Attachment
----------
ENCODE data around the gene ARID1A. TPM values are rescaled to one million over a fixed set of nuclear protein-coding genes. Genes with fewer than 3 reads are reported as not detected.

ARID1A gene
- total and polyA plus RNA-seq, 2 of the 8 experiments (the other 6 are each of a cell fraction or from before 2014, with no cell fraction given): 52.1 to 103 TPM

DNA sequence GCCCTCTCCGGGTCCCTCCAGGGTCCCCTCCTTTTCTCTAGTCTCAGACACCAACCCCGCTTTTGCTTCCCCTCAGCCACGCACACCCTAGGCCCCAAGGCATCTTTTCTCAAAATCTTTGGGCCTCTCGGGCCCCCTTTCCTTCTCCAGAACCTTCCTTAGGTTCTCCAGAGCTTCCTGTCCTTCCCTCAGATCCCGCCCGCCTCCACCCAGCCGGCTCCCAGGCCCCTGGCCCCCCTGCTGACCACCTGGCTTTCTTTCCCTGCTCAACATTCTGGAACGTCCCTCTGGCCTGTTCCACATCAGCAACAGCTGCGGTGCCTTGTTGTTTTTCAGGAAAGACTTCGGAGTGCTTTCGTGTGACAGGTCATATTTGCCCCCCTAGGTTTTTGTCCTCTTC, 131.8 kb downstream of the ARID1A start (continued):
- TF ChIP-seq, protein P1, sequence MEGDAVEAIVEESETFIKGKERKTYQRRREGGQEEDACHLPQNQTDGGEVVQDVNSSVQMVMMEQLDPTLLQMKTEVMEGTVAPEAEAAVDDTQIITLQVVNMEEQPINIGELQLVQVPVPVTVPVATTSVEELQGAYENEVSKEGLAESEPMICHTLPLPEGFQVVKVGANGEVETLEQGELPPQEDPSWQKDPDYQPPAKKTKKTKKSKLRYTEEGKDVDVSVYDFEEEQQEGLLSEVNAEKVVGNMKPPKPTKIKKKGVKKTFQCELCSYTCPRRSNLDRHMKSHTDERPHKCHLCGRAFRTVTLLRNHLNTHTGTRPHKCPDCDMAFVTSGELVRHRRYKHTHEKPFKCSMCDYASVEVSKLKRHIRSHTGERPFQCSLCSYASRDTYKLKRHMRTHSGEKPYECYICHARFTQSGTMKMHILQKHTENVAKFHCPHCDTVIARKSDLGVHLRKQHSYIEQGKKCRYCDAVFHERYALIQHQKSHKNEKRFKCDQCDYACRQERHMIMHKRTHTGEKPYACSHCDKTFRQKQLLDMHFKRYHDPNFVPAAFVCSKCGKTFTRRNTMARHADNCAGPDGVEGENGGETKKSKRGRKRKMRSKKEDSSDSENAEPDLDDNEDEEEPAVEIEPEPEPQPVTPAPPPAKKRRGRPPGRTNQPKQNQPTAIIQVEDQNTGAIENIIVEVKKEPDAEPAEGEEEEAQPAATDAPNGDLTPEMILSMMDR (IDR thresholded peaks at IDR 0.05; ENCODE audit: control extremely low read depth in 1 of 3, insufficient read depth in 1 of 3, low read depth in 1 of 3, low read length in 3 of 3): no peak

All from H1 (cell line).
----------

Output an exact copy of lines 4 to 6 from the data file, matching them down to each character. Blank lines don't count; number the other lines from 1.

DNA sequence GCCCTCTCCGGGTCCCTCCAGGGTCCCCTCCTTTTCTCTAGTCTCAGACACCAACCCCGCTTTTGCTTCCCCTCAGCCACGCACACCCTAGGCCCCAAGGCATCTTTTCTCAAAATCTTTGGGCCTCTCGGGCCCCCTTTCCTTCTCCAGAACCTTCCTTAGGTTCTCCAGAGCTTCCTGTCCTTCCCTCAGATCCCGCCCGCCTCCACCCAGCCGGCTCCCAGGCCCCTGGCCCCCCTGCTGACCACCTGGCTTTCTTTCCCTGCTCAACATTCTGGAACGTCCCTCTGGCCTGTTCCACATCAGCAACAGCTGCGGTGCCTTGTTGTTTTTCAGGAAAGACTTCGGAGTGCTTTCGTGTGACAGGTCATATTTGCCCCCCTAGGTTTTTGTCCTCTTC, 131.8 kb downstream of the ARID1A start (continued):
- TF ChIP-seq, protein P1, sequence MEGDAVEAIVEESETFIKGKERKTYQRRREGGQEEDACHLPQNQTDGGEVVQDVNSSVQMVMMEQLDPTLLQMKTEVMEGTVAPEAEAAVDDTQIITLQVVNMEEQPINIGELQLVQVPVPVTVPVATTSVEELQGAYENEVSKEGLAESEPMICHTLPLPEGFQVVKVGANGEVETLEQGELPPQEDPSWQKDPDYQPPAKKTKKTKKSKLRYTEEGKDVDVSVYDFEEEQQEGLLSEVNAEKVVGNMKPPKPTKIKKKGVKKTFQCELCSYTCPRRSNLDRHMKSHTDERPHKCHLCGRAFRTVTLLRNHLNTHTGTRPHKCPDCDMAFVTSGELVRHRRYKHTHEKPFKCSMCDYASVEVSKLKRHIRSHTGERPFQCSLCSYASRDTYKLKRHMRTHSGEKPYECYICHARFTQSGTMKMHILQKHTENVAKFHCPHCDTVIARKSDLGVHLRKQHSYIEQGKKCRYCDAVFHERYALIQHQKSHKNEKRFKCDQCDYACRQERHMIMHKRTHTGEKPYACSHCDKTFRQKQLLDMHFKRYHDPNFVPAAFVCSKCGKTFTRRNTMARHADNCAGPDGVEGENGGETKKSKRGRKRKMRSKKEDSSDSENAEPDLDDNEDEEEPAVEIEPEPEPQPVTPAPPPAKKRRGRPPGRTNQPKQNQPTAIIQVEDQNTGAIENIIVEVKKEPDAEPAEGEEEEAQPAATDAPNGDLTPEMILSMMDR (IDR thresholded peaks at IDR 0.05; ENCODE audit: control extremely low read depth in 1 of 3, insufficient read depth in 1 of 3, low read depth in 1 of 3, low read length in 3 of 3): no peak

All from H1 (cell line).